Do you have a solid approach to identifying and tracking benefits in the projects you manage? If not, it’s time to seriously consider doing so, especially as understanding of the value of an effective benefits management regime – and the risk of its absence – is on the rise.
Benefits management – often also known as benefits realisation – is used to plan the benefits (or goals) you want to achieve for your organisation, programme, project or sub-project; and to track the progress on achieving those benefits.
While it is certainly not a new concept – Psoda published its own 101 guide on benefits management back in 2008 – it is starting to gain more prominence.
For instance, the growing need within the state sector for coherent information on how all the parts of benefits management work together, prompted the New Zealand Treasury to publish a guide on better business cases and benefits management last year.
According to Treasury, the demand for such guidance is a signal that benefits management will be an area of greater focus in the future, stating: “Benefits management will play an increasingly important role in enabling an organisation to manage within its fiscal constraints.”
So why is benefits management so vital?
Consider these words from leading benefits realisation management expert, Stephen Jenner:
“Benefits are not just one dimension of portfolio, programme and project management; rather, they are the rationale for the investment of taxpayers’ and shareholders’ funds in change initiatives.”
Jenner also states that without effective benefits management, the risk of project failure increases greatly.
In a paper prepared for European examination institute APMG-International, he points to research which found deficiencies in capturing benefits hamper nearly 50% of government projects, while 30 to 40% of systems to support business change deliver no benefits whatsoever.
Such figures are astounding, and clearly underscore the need for a proper benefits management approach, particularly in today’s economic climate.
As Treasury states in its benefits management guide: “In today’s environment Treasury expects financial management to provide assurance that finances of significant projects and programmes are under control, costs are managed, value for money is optimised, the ambitions of the projects and programmes are achieved, and the benefits realised.”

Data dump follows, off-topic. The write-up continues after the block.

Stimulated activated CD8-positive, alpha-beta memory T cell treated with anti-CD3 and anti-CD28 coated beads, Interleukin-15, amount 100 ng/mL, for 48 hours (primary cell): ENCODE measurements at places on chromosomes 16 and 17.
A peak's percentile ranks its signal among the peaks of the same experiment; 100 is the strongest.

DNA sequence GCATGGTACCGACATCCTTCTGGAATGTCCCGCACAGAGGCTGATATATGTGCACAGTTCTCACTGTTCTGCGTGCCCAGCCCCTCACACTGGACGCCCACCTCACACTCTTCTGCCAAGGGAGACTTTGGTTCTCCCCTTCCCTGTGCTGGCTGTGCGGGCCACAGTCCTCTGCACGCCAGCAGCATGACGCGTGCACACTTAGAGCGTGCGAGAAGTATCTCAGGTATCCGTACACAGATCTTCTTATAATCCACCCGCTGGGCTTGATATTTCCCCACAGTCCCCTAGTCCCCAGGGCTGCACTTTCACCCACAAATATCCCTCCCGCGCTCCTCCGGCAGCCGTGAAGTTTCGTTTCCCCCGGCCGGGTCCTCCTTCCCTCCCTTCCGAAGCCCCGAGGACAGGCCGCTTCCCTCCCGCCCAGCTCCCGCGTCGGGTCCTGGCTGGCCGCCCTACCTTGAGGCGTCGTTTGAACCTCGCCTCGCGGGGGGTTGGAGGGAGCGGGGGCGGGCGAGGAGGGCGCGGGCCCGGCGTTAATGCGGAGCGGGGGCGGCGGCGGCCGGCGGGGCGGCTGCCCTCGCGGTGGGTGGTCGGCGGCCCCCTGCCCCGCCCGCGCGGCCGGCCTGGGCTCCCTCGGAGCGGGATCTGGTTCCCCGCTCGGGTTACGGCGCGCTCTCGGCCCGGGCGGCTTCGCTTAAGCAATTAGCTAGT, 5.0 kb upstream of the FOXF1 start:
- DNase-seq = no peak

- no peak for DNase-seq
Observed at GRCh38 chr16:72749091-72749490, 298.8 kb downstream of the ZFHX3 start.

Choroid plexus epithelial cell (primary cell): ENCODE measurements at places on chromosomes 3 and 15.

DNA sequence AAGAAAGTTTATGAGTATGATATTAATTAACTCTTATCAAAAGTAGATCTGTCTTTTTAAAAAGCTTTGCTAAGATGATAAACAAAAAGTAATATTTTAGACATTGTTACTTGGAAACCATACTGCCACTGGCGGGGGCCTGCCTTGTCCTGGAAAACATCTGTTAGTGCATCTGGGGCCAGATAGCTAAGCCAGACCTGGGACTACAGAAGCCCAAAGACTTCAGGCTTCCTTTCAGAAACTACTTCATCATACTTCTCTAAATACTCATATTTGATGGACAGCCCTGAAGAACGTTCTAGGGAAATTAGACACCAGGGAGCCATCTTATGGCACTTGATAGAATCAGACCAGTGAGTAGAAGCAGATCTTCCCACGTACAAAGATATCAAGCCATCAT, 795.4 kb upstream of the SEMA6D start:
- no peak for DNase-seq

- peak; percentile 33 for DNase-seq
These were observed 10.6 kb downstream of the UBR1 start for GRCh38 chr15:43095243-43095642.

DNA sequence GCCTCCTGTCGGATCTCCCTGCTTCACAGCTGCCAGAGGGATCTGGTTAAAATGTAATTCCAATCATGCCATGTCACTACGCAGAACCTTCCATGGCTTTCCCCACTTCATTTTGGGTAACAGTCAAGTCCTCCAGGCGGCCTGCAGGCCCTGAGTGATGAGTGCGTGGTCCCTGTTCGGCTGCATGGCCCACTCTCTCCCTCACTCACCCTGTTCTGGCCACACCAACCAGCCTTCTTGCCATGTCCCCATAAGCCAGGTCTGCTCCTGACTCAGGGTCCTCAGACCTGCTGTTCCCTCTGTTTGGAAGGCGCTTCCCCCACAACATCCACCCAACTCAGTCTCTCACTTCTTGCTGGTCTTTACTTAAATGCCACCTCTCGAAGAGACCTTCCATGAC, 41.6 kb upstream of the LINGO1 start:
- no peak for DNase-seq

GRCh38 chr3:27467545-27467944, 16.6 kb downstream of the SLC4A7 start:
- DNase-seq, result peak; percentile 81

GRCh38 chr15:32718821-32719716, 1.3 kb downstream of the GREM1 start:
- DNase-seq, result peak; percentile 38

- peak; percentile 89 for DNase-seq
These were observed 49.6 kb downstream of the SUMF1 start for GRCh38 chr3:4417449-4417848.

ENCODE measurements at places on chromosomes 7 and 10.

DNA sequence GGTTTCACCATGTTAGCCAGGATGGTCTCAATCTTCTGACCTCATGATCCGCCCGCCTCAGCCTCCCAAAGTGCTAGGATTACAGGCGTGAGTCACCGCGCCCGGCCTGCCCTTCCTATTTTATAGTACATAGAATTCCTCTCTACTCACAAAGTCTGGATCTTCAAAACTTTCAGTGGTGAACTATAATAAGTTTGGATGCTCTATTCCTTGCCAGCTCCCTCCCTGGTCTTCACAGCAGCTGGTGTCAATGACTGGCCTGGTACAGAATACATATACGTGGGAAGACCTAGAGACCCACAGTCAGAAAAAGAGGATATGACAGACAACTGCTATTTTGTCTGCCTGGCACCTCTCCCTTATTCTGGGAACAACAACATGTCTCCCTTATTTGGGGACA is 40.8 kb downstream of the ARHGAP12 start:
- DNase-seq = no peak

Here are our top-line thoughts on how to approach benefits management successfully.
Identify benefits early
Benefits should be identified at the business case phase of the project and a baseline taken. Establishing benefits goals early on and objectively can help prevent what Jenner describes as ‘cognitive biases’ affecting benefits forecasting. He argues these biases can result in people overemphasising a project’s potential benefits and underestimating likely costs, going so far as to spin success scenarios while ignoring the possibility of mistakes.
Track benefit realisation
Benefits should be measured regularly throughout the lifecycle of the project to make sure the ROI is still valid and after project closure. Also, on-going benefits measurement should take place until they are realised.
Link project & organisation benefits
Project benefits should not be managed in isolation but should be linked to programme and organisational benefits. Benefits management should not be the responsibility of the project manager. They need to be owned and managed by someone in the affected area of the business, for example the business owner.
As argued in an earlier blog, project and programme managers just cannot afford to risk not showing the ROI for their work. Therefore, we believe having a solid benefits management approach is essential for ensuring the success of projects and programmes.
And share your thoughts on the value of benefits management in the comment section below.